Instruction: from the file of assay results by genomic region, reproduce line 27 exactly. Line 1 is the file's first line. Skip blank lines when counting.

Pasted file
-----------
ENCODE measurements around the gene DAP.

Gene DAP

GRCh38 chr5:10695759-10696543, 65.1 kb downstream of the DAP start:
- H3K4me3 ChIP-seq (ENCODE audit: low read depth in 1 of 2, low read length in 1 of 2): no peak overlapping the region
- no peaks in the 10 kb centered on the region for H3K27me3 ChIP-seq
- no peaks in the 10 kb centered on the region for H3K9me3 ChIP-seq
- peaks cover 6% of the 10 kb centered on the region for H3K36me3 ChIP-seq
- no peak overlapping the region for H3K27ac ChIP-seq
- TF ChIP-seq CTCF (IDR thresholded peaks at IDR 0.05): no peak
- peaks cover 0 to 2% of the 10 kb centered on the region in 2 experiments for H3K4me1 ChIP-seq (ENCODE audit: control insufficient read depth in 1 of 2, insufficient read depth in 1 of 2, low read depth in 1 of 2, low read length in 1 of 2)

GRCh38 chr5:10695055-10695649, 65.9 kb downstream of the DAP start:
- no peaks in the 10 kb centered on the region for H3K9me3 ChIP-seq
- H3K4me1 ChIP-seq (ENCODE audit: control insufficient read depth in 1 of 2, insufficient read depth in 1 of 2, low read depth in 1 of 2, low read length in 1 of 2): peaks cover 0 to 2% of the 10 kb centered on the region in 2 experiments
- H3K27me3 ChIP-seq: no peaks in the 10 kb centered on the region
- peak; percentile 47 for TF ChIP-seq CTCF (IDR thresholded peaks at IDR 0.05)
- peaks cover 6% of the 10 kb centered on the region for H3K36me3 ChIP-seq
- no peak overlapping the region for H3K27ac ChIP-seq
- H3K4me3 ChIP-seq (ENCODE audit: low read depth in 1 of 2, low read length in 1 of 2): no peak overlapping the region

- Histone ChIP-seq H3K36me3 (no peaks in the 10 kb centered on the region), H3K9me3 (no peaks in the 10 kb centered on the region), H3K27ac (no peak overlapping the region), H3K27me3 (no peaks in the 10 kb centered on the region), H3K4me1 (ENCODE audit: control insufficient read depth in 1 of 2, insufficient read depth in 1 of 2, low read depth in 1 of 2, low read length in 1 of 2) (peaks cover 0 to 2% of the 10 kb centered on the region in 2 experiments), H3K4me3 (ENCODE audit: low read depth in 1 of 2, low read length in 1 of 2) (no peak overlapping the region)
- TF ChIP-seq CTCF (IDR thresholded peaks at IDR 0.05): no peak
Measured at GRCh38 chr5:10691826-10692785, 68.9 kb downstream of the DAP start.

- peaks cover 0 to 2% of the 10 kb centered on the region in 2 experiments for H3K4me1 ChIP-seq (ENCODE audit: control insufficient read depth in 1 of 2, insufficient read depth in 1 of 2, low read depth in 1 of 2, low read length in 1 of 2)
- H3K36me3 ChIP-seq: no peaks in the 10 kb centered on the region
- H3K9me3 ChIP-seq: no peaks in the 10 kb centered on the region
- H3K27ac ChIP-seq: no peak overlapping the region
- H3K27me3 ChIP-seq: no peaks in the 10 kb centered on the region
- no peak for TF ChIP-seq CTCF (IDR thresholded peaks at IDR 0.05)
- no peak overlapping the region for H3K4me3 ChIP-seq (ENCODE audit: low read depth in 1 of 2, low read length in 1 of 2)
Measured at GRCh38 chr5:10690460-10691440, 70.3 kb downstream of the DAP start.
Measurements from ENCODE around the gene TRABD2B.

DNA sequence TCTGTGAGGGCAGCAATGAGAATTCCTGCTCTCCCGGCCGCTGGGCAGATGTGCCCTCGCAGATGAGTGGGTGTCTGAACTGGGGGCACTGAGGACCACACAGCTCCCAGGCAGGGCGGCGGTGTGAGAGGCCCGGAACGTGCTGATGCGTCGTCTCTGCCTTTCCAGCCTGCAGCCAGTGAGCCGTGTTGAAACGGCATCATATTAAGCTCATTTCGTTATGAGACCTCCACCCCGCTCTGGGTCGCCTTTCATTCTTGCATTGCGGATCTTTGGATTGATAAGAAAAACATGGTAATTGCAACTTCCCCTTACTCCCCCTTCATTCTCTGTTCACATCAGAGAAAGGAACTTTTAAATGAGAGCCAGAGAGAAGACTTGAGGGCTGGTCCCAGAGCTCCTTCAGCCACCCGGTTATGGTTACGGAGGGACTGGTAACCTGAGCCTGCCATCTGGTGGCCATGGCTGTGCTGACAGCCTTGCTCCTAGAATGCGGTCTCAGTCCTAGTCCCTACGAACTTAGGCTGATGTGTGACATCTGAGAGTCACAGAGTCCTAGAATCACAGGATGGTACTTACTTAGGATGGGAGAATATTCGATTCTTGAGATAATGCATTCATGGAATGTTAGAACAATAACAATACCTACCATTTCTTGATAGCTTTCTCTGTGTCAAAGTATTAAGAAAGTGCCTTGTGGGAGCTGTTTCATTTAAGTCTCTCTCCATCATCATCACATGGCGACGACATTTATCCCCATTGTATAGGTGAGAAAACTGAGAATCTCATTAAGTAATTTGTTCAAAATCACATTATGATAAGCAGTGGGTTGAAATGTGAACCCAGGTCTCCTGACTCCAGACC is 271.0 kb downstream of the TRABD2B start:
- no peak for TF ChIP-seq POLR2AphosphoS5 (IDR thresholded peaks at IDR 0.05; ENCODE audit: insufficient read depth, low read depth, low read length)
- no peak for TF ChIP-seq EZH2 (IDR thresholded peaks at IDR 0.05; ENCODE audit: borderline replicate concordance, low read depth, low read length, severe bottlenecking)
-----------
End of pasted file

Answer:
- no peak for TF ChIP-seq CTCF (IDR thresholded peaks at IDR 0.05)